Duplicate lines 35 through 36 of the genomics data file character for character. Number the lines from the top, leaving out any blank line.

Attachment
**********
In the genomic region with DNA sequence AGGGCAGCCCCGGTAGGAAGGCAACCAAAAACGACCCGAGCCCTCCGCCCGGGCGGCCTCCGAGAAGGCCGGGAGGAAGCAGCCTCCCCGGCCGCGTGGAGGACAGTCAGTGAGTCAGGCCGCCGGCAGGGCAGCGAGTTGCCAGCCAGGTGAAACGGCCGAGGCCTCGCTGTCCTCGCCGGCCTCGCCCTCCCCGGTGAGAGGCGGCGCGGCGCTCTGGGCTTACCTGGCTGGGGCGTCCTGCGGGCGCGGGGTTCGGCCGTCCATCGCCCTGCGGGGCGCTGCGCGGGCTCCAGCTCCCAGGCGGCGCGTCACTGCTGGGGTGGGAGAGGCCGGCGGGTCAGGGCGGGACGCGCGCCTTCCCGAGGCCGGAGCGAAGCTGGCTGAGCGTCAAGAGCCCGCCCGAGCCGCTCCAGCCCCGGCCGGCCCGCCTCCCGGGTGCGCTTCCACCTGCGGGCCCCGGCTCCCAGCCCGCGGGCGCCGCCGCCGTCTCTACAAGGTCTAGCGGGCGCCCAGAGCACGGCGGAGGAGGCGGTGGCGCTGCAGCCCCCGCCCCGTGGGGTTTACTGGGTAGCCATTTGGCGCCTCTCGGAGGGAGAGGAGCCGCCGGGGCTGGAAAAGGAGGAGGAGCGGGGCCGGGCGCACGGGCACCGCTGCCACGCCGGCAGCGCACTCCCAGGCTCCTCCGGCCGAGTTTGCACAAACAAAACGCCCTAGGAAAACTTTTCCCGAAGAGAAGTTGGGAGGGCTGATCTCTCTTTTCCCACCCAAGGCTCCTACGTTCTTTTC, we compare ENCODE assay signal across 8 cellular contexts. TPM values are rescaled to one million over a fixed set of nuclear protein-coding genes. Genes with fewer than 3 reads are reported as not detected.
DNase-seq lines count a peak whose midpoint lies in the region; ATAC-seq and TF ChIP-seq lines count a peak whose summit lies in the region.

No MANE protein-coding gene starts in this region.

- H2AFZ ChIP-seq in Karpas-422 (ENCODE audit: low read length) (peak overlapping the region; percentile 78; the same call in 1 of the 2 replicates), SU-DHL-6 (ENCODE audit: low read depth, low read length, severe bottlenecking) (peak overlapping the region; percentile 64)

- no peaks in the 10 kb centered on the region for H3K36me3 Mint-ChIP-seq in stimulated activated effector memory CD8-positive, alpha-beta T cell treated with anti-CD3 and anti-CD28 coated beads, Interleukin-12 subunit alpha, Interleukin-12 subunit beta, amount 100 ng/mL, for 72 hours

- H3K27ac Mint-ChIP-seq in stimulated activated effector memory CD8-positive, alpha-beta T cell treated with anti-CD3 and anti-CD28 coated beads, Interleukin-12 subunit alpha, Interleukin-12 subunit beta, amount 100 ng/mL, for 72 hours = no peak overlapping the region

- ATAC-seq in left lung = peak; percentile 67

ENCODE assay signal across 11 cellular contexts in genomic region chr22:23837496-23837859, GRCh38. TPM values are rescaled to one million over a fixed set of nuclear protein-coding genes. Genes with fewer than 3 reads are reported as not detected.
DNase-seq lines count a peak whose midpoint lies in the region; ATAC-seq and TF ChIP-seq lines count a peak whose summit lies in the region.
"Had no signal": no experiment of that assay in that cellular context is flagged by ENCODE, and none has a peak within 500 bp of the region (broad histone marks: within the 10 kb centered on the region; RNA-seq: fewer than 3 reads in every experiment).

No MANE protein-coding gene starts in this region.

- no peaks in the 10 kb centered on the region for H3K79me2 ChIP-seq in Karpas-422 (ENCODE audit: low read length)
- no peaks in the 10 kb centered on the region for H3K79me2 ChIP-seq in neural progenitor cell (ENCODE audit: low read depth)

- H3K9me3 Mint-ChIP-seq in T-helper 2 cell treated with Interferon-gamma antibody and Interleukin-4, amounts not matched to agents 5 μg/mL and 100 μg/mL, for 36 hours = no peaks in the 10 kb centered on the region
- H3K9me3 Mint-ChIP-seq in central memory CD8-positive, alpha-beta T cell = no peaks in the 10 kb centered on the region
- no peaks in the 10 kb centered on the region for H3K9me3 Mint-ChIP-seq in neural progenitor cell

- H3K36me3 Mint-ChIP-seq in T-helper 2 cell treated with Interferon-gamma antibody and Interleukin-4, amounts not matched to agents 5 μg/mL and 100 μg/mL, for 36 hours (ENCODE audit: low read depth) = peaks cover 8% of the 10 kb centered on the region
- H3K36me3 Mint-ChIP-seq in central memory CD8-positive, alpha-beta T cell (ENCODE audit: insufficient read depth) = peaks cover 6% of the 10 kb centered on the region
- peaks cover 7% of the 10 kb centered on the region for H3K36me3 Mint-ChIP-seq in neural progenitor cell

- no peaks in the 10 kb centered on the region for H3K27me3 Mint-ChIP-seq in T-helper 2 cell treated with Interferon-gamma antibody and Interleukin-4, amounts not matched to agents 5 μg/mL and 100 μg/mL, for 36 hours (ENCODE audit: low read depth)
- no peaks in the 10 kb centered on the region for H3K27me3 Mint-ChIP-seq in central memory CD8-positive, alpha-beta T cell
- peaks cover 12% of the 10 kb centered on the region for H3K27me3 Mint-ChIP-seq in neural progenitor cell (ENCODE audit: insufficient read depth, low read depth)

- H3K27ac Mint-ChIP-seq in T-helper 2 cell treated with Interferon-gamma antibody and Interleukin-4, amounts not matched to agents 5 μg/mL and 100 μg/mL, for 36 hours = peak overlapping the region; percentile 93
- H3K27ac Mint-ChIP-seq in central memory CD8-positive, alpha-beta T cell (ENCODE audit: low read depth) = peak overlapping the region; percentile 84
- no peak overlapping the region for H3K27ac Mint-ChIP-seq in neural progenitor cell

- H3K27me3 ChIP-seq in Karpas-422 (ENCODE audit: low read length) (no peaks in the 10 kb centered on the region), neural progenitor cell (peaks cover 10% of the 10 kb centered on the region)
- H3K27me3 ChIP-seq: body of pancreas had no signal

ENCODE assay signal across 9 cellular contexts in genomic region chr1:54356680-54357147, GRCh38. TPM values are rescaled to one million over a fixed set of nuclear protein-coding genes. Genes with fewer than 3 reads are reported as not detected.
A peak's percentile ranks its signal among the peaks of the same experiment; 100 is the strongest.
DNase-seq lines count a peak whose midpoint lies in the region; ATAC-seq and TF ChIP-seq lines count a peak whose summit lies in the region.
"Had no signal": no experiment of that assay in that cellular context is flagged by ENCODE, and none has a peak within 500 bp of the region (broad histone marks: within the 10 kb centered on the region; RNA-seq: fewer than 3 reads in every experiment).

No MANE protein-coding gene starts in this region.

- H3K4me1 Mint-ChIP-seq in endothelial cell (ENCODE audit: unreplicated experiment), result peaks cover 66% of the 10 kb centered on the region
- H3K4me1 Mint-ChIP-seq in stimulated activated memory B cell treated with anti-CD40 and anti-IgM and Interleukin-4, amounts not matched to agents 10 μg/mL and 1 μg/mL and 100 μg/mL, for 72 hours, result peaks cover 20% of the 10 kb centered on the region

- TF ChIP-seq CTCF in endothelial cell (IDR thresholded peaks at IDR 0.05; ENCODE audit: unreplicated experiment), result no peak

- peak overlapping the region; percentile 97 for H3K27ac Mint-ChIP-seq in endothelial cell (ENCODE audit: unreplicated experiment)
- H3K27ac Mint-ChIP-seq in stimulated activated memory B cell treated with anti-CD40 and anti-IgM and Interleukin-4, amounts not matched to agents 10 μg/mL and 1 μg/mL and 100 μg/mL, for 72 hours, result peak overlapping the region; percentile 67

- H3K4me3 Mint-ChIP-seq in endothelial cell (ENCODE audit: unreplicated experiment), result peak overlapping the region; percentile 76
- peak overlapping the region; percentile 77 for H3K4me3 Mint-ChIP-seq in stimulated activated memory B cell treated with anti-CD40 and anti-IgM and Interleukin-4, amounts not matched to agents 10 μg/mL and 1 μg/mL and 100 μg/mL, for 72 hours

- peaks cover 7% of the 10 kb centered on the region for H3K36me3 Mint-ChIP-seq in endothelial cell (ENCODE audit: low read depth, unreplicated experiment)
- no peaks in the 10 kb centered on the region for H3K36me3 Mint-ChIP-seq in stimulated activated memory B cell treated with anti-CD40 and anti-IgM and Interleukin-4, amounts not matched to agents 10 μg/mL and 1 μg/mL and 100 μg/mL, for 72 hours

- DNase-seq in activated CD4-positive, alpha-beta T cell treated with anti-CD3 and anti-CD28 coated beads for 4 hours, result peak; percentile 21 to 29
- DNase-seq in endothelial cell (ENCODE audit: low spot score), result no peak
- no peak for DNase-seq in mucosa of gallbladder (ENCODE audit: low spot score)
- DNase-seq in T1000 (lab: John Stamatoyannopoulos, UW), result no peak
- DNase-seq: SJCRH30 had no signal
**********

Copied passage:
- TF ChIP-seq CTCF in endothelial cell (IDR thresholded peaks at IDR 0.05; ENCODE audit: unreplicated experiment), result no peak

- peak overlapping the region; percentile 97 for H3K27ac Mint-ChIP-seq in endothelial cell (ENCODE audit: unreplicated experiment)